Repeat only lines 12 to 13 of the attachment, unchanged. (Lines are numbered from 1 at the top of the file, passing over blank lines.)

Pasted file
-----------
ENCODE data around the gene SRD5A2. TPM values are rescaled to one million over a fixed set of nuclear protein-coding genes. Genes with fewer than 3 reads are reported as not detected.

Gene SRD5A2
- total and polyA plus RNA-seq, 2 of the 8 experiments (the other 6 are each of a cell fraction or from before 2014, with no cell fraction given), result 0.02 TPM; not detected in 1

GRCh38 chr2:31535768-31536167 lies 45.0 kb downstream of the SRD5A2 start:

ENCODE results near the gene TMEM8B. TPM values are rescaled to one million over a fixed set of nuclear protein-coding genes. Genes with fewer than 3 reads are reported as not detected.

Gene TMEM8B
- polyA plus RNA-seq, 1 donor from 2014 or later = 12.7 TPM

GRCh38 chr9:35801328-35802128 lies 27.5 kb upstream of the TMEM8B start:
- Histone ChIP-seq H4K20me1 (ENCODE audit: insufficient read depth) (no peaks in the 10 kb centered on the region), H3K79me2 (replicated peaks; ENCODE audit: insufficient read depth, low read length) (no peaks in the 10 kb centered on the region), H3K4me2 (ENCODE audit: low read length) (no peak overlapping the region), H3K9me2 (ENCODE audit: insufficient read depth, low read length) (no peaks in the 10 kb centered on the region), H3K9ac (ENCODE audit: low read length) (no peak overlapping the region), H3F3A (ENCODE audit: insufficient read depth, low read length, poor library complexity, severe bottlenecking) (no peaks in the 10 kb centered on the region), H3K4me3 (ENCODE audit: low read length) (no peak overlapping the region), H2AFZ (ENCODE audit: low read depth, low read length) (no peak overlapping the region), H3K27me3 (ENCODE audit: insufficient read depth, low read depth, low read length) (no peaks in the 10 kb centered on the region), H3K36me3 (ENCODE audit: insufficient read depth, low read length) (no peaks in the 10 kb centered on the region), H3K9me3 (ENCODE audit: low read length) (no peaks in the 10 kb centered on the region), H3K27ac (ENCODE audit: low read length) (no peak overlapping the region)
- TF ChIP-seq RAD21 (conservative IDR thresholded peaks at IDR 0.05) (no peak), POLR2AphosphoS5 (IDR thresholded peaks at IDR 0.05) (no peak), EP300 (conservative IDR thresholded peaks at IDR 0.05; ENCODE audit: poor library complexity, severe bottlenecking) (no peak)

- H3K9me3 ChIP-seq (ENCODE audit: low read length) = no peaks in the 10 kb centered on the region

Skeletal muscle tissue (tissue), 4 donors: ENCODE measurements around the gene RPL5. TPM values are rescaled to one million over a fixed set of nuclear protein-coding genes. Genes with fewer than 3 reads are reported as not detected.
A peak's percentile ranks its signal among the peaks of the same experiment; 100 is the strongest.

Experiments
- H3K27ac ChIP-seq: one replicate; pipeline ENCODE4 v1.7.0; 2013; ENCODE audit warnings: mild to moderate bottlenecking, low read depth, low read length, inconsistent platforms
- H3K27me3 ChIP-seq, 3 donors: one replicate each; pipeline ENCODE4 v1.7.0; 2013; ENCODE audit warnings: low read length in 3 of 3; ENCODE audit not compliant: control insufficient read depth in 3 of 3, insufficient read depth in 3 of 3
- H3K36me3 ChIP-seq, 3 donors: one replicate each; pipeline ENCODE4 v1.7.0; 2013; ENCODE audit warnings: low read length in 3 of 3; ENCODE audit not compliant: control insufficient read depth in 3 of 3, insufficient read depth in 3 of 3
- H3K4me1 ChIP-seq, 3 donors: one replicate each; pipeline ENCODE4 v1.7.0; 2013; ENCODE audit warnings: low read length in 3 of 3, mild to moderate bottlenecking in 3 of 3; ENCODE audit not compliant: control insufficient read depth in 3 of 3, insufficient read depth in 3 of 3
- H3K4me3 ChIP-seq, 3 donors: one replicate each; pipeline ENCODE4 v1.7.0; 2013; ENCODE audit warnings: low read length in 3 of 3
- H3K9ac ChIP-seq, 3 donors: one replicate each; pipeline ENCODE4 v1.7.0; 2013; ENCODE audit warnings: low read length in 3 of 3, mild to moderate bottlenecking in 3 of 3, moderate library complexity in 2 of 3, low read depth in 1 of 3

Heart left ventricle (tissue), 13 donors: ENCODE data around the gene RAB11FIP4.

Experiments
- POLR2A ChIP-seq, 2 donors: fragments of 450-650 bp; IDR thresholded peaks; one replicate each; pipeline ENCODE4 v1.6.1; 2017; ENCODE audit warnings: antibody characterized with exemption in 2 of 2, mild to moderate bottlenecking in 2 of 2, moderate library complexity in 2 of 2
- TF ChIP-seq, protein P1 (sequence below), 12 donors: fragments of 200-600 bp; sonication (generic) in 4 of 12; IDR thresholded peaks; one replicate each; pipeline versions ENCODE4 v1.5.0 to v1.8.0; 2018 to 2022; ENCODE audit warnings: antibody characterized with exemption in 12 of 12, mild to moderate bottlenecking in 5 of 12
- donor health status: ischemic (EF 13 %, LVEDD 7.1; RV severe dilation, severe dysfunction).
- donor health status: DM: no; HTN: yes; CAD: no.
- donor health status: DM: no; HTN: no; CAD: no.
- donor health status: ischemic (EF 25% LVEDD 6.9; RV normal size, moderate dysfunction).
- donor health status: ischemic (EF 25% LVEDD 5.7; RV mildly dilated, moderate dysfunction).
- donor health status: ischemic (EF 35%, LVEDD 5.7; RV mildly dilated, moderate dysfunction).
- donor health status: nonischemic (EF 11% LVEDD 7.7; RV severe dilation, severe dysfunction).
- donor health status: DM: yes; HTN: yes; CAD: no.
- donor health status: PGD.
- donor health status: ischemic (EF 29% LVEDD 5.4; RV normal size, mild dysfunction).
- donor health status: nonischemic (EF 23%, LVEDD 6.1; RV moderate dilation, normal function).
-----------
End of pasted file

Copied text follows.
Skeletal muscle tissue (tissue), 4 donors: ENCODE measurements around the gene RPL5. TPM values are rescaled to one million over a fixed set of nuclear protein-coding genes. Genes with fewer than 3 reads are reported as not detected.
A peak's percentile ranks its signal among the peaks of the same experiment; 100 is the strongest.